Back and neck pains are a common occurrence in today’s world and most of us live with these pains every single day. But have you ever wondered where is this spinal pain coming from? It could be the obvious reason of slouching in your chair during those long work meetings or straining your neck to look the screen (known as forward head posture) at your desk while sending those work related emails or bending over to pick up your kids toys at home. But have you ever considered that your sleeping posture could be the cause of your neck and back pain? In this blog we will look at the one sleeping posture that you should avoid if you suffer from neck and back pain or of you want to prevent it in the future. We will also discuss why you should avoid this posture and two tips to change your sleeping position.
Many people sleep on their sides or on their back or alternate between these two sleeping positions. But there are some people who like to sleep on their tummy or stomach. This is the sleeping posture that needs to be avoided to if you suffer from neck and back pain or want to prevent it. When we sleep all our joints and muscles should be in a neutral position to prevent any stresses from building up on them during the night so we can wake up refreshed and pain free. When you sleep on your stomach the curve in your lower back or your lumbar lordosis is exaggerated to its maximum capacity. So the curve sits at a maximum angle and there are additional stress on the muscles, ligaments and joints in the lumbar spine. This can aggravate your existing back pain or could be the cause of your first back pain. Another important point to note is that you need to turn your neck to one side or the other when sleeping on the stomach. This causes a lot of tension on one side of the neck while creating compression on the other side of the neck. This can lead to neck pain in the long run or an increase in your existing neck pain. These are the reasons why you want to avoid speaking on your stomach.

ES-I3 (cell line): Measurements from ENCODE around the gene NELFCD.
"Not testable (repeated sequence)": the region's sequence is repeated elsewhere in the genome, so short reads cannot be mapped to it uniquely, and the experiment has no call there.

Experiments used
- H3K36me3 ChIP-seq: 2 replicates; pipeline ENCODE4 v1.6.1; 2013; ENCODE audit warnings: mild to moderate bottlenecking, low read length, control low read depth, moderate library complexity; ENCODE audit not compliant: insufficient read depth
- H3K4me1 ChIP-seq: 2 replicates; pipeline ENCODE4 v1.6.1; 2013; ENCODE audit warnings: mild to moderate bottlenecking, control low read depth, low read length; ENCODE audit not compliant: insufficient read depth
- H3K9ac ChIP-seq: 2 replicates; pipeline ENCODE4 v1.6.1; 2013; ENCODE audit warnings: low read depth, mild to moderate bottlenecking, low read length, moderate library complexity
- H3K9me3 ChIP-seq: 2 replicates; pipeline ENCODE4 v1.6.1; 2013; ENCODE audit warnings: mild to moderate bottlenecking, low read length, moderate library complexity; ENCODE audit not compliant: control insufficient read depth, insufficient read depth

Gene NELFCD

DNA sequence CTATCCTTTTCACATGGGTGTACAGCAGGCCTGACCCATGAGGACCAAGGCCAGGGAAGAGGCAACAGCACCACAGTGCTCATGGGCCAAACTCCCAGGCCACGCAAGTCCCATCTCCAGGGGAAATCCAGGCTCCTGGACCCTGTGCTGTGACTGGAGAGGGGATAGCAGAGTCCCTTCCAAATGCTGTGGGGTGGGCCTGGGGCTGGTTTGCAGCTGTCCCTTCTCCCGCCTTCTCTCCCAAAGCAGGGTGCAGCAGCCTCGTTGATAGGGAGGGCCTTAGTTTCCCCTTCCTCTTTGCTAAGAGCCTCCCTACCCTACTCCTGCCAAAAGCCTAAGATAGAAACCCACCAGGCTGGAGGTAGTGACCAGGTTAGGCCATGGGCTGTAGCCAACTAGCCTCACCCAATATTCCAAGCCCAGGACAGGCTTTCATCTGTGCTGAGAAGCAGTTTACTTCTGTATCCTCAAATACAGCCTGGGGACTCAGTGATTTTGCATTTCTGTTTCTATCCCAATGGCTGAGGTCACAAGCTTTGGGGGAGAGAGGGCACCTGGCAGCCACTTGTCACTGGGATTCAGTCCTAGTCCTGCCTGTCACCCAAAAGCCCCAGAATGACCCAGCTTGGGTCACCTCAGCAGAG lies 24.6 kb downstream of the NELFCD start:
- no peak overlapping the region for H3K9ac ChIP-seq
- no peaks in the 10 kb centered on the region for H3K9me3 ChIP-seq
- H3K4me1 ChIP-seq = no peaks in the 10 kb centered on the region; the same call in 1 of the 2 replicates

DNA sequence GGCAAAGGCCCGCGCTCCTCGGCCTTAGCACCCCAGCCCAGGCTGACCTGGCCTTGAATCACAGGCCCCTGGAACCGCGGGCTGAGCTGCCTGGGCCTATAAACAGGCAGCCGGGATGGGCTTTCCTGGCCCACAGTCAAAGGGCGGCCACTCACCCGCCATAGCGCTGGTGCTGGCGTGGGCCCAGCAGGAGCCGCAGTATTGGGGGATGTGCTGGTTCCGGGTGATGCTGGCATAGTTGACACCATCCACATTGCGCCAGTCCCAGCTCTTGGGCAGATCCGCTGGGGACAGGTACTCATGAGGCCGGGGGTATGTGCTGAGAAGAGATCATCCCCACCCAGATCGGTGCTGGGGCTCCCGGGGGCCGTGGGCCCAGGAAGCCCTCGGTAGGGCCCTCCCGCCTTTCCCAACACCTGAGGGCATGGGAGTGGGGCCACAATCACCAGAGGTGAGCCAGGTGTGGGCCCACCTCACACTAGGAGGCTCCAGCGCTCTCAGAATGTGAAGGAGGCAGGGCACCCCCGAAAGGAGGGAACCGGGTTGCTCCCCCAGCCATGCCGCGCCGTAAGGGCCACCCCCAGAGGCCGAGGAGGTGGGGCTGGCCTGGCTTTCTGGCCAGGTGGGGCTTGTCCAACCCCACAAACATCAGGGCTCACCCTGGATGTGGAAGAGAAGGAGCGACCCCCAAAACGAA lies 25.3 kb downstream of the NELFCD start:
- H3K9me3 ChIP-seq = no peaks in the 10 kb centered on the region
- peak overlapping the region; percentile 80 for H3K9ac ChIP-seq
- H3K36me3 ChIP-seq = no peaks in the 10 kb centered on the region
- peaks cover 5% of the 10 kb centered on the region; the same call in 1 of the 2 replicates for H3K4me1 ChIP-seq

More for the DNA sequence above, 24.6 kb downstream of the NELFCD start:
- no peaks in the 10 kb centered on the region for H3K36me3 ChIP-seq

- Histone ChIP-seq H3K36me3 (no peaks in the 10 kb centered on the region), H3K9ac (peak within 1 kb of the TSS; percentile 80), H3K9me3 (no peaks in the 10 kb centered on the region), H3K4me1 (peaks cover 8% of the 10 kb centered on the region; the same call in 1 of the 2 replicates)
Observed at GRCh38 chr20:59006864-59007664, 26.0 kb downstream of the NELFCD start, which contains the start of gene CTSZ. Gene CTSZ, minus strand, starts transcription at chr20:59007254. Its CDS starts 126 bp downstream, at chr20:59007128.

Now lets discuss two tips to change your sleeping position. Firstly try to sleep in a quarter turned position, between side lying and sleeping on your stomach and gradually when you are ready, transition to sleeping on your side or back.
For the second tip, try this hack to avoid turning on to your stomach in your sleep. Keep a stack of pillows in front of your body so that if you roll over in your sleep you end up next to the stack of pillows and you won't be able to completely turn onto your stomach area.
I do understand that it is a case of ‘easier said than done’ as it is not easy to change your sleeping posture. However any new habit takes at least six weeks to form. If you start off in side lying or on your back but you turn over to your tummy in the night, go easy on yourself and try it again the next night. It might be a good idea to try this change in sleeping posture at nap time and then moving on to night time sleep.
If you sleep on your side or back, here is a video with 3 simple tips on how to sleep when you have back and neck pain:
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